The problem with US or Brit coverage of things Russian is that it is so hostile it very rarely gives any coverage of the things Russia and Russians do quite well and even more rarely acknowledges (particularly for geopolitical events) if you accept that Russia does carry on some unseemly behaviours at times, Russia is ultimately the one nation on the planet sharing a land border with just about every complete nutter on the Eurasian continent, and that, for reasons good and bad, there are a lot of people in the former Soviet Union for starters (but also even outside this) who do look to Moscow and see Russia as a land of considerable opportunity, and Russian culture also having significance even if they arent Russian, as well as an often begrudging acceptance of other nations nearby that even if the Russians do have their own social issues they can on occasion show a little more finesses in dealing with the locals than, say, the Americans.

      My take is that the Russians wouldnt go so far as to completely block access to the global internet, although they may try and make getting access to local internet far more accessible. Banning it completely would simply create another black economy demand, when what they probably really want to know is who is accessing which news services outside Russia, and who has internet based services (particularly banks) outside Russia too.

      But anything broadcasting or printing anything not quite in line with what VVP likes to see could easily find itself getting a hard time in Russia. It can be that kind of place.

    • A bit of both from what I can see. There is already a low level hybrid war against Russia ongoing and the ability to keep business on-line activities going under full sanctions is a needed civil defence measure. This is of course water on the wheel of those in Russia who want to restrict any opposition activities
      The cyber attack on the power supply of Venezuela is a demonstration of what can happen if you think you live in a free world and don’t prepare for the worst. Your earlier link about Zerohedge and Facebook and host of other censorship activities in the US show that they are preparing as well. The internet will become just another shopping channel.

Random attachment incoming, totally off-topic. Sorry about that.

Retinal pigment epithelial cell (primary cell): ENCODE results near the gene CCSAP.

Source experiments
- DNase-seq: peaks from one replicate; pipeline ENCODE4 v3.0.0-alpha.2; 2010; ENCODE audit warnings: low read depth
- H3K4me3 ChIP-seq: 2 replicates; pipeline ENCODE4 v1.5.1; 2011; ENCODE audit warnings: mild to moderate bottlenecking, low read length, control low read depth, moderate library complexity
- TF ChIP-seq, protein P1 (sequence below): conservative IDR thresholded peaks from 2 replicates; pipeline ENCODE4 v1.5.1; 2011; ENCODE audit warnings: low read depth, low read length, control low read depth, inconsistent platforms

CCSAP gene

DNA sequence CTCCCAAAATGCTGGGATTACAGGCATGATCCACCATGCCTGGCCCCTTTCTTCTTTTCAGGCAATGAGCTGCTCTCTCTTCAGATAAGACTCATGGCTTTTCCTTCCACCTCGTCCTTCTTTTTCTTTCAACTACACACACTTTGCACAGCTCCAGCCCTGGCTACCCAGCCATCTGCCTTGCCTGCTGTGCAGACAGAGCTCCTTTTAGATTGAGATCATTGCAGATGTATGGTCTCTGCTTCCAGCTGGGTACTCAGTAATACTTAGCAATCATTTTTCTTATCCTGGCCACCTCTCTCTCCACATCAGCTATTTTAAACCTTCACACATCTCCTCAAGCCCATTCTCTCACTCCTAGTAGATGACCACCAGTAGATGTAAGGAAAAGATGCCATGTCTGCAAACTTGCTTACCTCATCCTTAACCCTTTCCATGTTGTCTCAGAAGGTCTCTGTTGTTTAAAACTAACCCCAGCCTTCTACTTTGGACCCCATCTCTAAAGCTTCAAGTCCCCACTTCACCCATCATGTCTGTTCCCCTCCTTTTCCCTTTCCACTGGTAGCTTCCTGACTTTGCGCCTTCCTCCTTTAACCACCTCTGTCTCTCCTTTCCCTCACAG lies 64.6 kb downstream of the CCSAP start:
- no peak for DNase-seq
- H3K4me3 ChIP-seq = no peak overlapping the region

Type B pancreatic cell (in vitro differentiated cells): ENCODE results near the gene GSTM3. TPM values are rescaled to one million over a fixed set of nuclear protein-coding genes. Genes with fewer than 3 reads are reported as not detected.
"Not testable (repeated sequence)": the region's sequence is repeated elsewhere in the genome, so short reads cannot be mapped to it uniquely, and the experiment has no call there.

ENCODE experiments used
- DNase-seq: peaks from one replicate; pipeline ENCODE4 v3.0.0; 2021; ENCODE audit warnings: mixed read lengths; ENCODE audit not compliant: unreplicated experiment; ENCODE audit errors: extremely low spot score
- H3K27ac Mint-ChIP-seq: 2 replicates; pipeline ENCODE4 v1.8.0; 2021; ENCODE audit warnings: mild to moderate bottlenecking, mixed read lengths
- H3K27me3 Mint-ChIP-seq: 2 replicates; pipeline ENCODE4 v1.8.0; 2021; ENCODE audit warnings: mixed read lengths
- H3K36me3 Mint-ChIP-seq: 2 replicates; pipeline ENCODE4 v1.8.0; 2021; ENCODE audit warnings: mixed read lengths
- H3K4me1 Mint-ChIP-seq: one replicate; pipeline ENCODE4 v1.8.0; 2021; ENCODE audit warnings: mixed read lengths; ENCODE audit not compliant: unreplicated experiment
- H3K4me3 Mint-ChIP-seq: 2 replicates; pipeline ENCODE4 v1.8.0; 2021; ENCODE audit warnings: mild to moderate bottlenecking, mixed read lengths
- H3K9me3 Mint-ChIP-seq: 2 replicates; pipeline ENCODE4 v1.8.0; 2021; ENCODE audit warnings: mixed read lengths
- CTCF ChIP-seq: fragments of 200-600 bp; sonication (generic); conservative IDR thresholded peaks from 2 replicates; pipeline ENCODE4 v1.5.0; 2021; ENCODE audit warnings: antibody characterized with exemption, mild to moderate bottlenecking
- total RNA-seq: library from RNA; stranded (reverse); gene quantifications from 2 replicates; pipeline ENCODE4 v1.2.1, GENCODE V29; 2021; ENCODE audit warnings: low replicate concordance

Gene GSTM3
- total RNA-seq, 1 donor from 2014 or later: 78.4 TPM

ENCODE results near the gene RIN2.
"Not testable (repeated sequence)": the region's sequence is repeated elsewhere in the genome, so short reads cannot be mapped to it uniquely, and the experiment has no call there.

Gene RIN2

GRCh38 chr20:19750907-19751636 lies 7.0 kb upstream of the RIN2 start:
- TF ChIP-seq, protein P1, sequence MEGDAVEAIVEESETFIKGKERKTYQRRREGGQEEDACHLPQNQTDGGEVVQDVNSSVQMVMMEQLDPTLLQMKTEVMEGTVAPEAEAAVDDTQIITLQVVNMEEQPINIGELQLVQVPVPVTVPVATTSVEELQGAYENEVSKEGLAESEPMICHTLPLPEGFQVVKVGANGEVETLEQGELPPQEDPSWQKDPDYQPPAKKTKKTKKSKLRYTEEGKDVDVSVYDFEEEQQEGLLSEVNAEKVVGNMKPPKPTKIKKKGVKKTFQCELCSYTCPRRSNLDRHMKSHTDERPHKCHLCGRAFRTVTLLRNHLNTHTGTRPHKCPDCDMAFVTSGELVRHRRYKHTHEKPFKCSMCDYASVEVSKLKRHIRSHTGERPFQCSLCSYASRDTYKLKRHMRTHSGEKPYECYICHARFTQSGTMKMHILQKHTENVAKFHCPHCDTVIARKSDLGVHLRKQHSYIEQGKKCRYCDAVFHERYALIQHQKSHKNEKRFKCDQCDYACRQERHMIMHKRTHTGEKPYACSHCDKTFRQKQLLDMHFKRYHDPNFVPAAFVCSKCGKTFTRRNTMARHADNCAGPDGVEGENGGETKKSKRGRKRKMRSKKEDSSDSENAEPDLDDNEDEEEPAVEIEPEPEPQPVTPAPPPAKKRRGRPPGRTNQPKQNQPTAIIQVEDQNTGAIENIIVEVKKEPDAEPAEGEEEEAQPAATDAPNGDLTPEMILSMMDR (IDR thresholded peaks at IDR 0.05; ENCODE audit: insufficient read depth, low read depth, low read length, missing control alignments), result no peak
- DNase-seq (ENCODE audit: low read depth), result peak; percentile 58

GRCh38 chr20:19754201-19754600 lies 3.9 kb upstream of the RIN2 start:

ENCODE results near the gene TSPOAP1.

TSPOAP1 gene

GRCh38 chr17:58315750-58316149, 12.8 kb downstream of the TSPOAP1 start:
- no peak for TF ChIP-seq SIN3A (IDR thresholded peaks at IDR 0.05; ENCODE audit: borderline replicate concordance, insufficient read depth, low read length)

• That is absolutely shocking!

      The fake Greens need to improve aged care facilities instead of persisting with mass immigration.

      • You are wrong, clearly locals cannot do aged care properly, so we must import foreign qualified vibrants to do aged care better. Moar 457s !!!

      • Jacob/Gavin

        Nah ! Bupar needs to set up a retirement village in Thailand and move the oldies there; just like the Swiss have done.

        Benefits for all and sundry, shareholders, clients, Thailand, less 457’s and the children of the facility who will travel to Thailand on vacation.

      • Is that to take advantage of the Youth in Asia? Get it? Thank you than you I’m here all week. Try the veal.

      • But what about the new Chinese very large retirement complex to be built at Swansea in Tassie. Perhaps it will be declared a Special Zone.

    • We shopped there for the old man. Glad he’s in a different town, this is unforgivable – but not unexpected! The government may well expect higher standards that were more of a norm once, but they’ve stripped a bucket load of money out of the whole system in the last couple of years. The reaction of homes is to cut staff to make ends meet & they’re spread dangerously thin, just like Hospitals everywhere. The nurses I know in the home & the hospital talk of low morale, high turnover, bullying, overworked, spread too thin & exhausted. Bottom line – no one wants to be there. As professional as most try to be, there’s only so much distraction/stress one can cope with before their work suffers. They now also end up filling out 4hrs of paperwork for their 8hr shift having even less time to attend the residents, whereas they used to give most of their hours to the actual core job at hand.